“Well, he’s a smart fellow,” said the esaul.

“The beast,” said Denisov, with the same expression of vexation. “And what has he been about all this time?”

“Who is he?” asked Petya.

“It’s our scout. I sent him to catch a ‘tongue’ for us.”

“Ah, to be sure,” said Petya, nodding at Denisov’s first word, as though he knew all about it, though he did not understand a word.

Tihon Shtcherbatov was one of the most useful men among Denisov’s followers. He was a peasant of the village of Pokrovskoe, near Gzhat. Denisov had come to Pokrovskoe early in his operations as a guerilla leader, and sending, as he always did, for the village elder, asked him what he knew about the French.

The village elder had answered, as all village elders always did answer, that he knew nothing about them, and had seen nothing of them. But when Denisov explained to him that his object was to kill the French, and inquired whether no French had strayed into his village, the village elder replied that there had been some miroders certainly, but that the only person who took any heed of such things was Tishka Shtcherbatov. Denisov ordered Tihon to be brought before him, and praising his activity, said in the presence of the elder a few words about the devotion to the Tsar and the Fatherland and the hatred of the French that all sons of the Fatherland must cherish in their hearts.

“We don’t do any harm to the French,” said Tihon, evidently scared at Denisov’s words. “It’s only, you know, just a bit of fun for the lads and me. The miroders now—we have killed a dozen or so of them, but we have done no harm else …”

At first Tihon undertook the rough work of making fires, fetching water, skinning horses, and so on, but he soon showed great zeal and capacity for guerilla warfare. He would go after booty at night, and never failed to bring back French clothes and weapons, and when he was bidden, he would bring back prisoners too. Denisov took Tihon from his menial work, and began to employ him on expeditions, and to reckon him among the Cossacks.

Tihon did not like riding, and always went on foot, yet never lagged behind the cavalry. His weapons were a musket, which he carried rather as a joke, a pike, and an axe, which he used as skilfully as a wolf does its teeth—catching fleas in its coat and crunching thick bones with them equally easily. With equal precision Tihon swinging his axe split logs, or, taking it by the head, cut thin skewers or carved spoons. Among Denisov’s followers, Tihon was on a special footing of his own. When anything particularly disagreeable or revolting had to be done—to put one’s shoulder to a waggon stuck in the mud, to drag a horse out of a bog by the tail, to flay a horse, to creep into the midst of the French, to walk fifty versts in a day—every one laughed, and looked to Tihon to do it.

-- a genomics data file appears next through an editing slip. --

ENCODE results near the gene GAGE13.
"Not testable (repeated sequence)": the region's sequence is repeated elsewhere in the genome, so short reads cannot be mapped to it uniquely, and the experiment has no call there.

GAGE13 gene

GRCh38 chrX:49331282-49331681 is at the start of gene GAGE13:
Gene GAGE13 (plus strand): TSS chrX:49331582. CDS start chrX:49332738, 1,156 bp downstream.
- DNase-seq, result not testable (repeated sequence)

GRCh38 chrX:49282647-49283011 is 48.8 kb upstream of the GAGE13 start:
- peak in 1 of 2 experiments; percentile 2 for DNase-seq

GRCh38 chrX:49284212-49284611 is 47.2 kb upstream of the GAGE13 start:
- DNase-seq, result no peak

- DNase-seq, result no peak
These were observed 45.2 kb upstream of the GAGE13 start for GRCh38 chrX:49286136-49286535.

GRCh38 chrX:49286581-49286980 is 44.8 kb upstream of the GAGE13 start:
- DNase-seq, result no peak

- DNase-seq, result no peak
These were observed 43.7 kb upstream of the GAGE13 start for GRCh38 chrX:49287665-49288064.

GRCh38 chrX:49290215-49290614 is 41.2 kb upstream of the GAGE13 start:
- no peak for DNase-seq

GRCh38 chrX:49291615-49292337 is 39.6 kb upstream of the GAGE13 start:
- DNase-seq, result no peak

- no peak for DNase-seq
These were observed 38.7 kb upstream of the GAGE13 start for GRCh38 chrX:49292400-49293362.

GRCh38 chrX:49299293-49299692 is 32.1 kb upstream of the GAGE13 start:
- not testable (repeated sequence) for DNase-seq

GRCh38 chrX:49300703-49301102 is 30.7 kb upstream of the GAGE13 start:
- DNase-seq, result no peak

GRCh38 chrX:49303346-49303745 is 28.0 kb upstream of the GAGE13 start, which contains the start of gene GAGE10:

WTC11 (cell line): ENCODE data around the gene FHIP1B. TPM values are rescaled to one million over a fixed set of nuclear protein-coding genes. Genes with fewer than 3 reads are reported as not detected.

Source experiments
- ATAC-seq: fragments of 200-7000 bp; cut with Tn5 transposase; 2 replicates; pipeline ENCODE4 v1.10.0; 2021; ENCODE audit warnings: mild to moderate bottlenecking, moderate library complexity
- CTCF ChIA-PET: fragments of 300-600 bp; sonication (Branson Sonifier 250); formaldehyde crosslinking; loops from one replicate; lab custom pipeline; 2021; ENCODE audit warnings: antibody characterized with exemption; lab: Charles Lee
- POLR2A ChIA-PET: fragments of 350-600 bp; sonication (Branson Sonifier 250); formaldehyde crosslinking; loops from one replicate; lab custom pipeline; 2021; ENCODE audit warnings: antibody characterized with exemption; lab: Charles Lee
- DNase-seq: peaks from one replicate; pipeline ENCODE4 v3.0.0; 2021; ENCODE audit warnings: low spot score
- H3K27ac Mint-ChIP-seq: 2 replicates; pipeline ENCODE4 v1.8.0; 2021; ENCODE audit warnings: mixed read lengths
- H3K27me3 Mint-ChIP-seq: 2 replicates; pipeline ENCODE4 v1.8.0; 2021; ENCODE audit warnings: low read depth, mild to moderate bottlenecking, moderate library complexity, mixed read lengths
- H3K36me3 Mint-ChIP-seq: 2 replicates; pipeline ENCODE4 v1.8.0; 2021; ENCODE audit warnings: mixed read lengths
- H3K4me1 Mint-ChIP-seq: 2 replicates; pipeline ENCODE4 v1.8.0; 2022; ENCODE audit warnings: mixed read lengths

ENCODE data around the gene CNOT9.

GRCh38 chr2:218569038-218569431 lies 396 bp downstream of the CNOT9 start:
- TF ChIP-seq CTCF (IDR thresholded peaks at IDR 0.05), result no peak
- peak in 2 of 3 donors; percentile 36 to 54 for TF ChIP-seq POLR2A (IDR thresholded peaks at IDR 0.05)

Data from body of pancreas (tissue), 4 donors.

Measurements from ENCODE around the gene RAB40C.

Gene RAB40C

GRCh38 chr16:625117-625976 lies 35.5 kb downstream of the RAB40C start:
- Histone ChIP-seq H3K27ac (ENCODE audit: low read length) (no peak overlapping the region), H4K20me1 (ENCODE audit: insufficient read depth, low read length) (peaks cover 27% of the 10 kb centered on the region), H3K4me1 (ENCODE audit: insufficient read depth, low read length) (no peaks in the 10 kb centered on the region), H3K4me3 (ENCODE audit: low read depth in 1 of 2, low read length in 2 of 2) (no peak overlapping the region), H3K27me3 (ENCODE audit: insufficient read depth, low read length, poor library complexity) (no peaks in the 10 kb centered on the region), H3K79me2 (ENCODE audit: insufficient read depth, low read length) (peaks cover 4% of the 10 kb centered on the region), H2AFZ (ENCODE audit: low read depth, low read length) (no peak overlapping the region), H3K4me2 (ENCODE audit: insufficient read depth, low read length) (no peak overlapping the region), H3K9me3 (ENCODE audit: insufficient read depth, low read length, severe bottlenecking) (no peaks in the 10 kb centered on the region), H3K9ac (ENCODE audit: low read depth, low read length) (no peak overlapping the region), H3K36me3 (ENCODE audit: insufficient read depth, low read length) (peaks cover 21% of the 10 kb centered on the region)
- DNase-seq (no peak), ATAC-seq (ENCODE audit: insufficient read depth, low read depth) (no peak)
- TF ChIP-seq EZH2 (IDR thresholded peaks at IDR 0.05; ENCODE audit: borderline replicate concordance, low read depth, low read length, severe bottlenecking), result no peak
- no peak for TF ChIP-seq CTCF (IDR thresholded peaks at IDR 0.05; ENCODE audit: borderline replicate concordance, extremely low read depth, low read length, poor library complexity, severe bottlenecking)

“No harm will come to him; the devil; he’s a stalwart beast,” they used to say of him.

One day a Frenchman he had captured wounded Tihon with a pistol-shot in the fleshy part of the back. This wound, which Tihon treated only by applications of vodka—internal and external—was the subject of the liveliest jokes through the whole party, and Tihon lent himself readily to their jests.

“Well, old chap, you won’t do that again! Are you crook-backed!” laughed the Cossacks; and Tihon, assuming a doleful face, and grimacing to pretend he was angry, would abuse the French with the most comical oaths. The effect of the incident on Tihon was that he rarely afterwards brought prisoners in.

  By PanEris using Melati.

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